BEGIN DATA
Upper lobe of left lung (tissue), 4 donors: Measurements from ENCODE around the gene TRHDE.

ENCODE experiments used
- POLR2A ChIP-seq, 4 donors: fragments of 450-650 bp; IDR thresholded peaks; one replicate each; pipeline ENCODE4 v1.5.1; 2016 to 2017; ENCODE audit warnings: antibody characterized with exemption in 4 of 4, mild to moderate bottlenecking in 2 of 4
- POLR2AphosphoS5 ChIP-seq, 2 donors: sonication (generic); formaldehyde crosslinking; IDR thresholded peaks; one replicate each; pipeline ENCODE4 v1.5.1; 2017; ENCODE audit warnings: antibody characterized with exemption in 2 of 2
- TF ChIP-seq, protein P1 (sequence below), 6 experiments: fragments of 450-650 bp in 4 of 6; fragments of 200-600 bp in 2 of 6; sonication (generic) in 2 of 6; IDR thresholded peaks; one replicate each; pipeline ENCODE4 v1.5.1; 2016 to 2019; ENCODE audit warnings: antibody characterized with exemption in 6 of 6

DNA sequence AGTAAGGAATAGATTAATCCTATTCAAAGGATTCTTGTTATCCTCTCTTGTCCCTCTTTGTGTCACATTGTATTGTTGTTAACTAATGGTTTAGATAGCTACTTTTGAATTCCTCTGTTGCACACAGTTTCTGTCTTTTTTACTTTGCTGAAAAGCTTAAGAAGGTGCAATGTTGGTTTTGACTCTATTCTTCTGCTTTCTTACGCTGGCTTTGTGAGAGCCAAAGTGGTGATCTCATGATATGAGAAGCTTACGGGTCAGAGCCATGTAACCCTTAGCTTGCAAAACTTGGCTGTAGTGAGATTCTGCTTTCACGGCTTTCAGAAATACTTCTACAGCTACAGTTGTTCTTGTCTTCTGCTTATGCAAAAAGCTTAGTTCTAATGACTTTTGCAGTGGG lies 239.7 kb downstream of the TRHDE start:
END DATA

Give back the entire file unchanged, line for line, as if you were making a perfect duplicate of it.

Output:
Upper lobe of left lung (tissue), 4 donors: Measurements from ENCODE around the gene TRHDE.

ENCODE experiments used
- POLR2A ChIP-seq, 4 donors: fragments of 450-650 bp; IDR thresholded peaks; one replicate each; pipeline ENCODE4 v1.5.1; 2016 to 2017; ENCODE audit warnings: antibody characterized with exemption in 4 of 4, mild to moderate bottlenecking in 2 of 4
- POLR2AphosphoS5 ChIP-seq, 2 donors: sonication (generic); formaldehyde crosslinking; IDR thresholded peaks; one replicate each; pipeline ENCODE4 v1.5.1; 2017; ENCODE audit warnings: antibody characterized with exemption in 2 of 2
- TF ChIP-seq, protein P1 (sequence below), 6 experiments: fragments of 450-650 bp in 4 of 6; fragments of 200-600 bp in 2 of 6; sonication (generic) in 2 of 6; IDR thresholded peaks; one replicate each; pipeline ENCODE4 v1.5.1; 2016 to 2019; ENCODE audit warnings: antibody characterized with exemption in 6 of 6

DNA sequence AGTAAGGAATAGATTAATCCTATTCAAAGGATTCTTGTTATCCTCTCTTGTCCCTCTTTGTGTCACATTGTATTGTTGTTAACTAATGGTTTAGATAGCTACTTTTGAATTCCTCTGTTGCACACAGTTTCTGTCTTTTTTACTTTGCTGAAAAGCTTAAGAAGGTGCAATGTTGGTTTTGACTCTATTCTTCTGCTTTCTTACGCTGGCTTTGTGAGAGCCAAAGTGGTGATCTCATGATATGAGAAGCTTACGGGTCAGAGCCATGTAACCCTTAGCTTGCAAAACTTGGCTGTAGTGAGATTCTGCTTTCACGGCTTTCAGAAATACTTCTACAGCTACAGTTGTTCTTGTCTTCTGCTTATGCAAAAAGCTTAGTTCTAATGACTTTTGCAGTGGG lies 239.7 kb downstream of the TRHDE start: